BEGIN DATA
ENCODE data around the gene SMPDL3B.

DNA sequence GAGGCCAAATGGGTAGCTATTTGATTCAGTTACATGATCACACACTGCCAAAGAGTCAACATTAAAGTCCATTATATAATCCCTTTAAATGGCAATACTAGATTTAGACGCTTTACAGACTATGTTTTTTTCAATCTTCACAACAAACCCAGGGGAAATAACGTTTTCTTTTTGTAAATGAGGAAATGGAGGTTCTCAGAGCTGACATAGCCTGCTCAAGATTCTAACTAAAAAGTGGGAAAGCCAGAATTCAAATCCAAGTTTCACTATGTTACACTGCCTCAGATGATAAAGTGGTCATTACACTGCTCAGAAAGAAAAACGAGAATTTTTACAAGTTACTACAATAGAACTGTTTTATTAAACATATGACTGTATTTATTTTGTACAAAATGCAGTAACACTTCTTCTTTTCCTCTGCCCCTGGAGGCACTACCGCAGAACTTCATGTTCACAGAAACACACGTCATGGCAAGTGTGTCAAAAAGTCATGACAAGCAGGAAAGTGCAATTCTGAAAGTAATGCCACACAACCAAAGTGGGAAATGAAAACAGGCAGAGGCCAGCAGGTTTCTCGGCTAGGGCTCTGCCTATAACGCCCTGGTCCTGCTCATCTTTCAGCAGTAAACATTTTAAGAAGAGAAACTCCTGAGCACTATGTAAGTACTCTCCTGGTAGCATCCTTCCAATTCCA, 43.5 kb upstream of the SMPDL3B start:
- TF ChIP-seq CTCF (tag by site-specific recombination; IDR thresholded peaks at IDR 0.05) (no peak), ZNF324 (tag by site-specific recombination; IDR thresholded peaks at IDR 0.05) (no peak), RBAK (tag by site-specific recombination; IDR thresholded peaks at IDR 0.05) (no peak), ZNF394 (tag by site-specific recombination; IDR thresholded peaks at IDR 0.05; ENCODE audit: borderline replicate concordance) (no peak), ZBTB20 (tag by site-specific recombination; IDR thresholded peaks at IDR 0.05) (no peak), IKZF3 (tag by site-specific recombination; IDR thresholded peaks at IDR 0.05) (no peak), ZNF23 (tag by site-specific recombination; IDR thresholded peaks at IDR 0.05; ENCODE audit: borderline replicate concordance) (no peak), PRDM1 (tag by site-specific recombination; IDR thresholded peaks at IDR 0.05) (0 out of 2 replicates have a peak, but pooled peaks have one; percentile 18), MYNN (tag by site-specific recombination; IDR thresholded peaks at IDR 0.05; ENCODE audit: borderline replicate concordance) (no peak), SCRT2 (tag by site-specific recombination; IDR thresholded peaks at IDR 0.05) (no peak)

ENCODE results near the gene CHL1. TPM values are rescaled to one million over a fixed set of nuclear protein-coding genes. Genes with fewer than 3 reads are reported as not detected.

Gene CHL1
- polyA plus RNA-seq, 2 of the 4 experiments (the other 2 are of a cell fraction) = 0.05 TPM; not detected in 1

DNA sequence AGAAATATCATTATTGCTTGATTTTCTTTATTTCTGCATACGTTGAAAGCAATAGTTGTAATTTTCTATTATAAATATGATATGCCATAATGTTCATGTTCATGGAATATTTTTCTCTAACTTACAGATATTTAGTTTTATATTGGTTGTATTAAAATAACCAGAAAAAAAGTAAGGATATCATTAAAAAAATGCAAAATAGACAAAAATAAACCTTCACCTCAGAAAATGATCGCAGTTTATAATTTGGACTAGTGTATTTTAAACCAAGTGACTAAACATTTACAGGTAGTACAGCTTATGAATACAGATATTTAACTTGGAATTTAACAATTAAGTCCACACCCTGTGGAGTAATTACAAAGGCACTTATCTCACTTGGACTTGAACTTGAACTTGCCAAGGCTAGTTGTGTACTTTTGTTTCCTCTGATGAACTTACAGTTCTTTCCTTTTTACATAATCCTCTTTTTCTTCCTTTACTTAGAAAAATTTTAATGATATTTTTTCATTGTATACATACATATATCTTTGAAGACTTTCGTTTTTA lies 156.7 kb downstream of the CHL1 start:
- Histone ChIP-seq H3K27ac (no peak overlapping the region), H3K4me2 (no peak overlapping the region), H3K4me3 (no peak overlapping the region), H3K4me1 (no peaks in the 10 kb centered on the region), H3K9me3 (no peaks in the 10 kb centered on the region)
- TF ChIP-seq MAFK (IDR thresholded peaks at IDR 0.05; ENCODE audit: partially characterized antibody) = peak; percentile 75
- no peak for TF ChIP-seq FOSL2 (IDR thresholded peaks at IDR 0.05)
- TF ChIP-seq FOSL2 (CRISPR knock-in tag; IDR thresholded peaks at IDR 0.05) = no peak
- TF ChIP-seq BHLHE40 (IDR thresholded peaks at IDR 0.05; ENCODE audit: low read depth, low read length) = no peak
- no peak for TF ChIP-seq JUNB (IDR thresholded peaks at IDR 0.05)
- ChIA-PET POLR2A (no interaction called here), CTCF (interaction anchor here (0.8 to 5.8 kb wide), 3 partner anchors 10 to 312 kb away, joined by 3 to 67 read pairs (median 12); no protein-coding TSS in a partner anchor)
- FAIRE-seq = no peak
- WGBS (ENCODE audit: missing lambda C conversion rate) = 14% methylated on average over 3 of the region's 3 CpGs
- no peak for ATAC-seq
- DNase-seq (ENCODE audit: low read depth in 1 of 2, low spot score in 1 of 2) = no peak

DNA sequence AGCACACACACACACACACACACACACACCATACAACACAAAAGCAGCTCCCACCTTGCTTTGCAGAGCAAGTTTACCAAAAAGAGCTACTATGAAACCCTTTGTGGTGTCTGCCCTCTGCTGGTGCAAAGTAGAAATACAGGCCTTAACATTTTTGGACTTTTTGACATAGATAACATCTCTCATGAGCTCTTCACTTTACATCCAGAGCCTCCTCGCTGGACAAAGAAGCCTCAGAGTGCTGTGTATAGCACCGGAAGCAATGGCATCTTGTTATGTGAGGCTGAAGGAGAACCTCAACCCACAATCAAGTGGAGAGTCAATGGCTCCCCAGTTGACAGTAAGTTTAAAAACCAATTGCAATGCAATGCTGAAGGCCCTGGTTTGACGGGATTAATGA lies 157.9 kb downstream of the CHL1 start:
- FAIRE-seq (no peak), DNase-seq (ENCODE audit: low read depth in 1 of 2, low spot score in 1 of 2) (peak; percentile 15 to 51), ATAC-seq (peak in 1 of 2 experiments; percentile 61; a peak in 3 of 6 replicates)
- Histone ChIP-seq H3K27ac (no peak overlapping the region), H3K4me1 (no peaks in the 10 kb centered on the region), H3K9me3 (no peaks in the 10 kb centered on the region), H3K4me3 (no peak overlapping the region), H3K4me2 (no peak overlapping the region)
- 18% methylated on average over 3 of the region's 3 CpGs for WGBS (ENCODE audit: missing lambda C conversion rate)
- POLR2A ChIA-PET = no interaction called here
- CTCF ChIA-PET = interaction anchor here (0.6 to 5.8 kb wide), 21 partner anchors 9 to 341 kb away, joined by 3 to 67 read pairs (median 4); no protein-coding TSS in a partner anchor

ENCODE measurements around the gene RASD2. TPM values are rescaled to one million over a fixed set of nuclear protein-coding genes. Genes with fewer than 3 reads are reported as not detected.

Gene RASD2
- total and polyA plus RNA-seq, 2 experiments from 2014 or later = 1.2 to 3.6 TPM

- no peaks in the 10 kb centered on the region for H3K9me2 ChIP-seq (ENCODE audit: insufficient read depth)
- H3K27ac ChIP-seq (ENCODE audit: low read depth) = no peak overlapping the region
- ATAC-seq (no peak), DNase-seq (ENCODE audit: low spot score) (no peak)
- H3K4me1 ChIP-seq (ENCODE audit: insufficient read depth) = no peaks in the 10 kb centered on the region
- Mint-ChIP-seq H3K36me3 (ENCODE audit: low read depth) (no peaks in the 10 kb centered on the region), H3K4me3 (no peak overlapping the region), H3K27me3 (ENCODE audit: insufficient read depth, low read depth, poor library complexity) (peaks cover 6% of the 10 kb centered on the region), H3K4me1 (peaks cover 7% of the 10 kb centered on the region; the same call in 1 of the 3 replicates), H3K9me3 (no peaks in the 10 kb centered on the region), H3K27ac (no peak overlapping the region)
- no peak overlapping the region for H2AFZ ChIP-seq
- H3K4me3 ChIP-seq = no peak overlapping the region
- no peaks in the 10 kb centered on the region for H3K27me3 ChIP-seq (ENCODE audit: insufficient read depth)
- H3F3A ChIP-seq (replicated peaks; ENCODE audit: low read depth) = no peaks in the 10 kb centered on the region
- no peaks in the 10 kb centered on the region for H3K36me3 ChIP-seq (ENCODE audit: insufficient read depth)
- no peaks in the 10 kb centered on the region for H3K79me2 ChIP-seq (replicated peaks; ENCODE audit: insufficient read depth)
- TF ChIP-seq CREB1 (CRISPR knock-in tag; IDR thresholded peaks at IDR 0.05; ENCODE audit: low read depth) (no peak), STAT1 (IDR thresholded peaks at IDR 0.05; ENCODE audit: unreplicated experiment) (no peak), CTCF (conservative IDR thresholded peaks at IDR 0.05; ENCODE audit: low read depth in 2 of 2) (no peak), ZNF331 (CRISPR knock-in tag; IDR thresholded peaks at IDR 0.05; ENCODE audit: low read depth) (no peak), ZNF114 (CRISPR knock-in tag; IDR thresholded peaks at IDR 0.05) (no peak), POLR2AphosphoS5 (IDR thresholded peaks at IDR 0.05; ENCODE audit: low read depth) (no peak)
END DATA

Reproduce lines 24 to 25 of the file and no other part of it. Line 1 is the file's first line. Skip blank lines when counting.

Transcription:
- CTCF ChIA-PET = interaction anchor here (0.6 to 5.8 kb wide), 21 partner anchors 9 to 341 kb away, joined by 3 to 67 read pairs (median 4); no protein-coding TSS in a partner anchor

ENCODE measurements around the gene RASD2. TPM values are rescaled to one million over a fixed set of nuclear protein-coding genes. Genes with fewer than 3 reads are reported as not detected.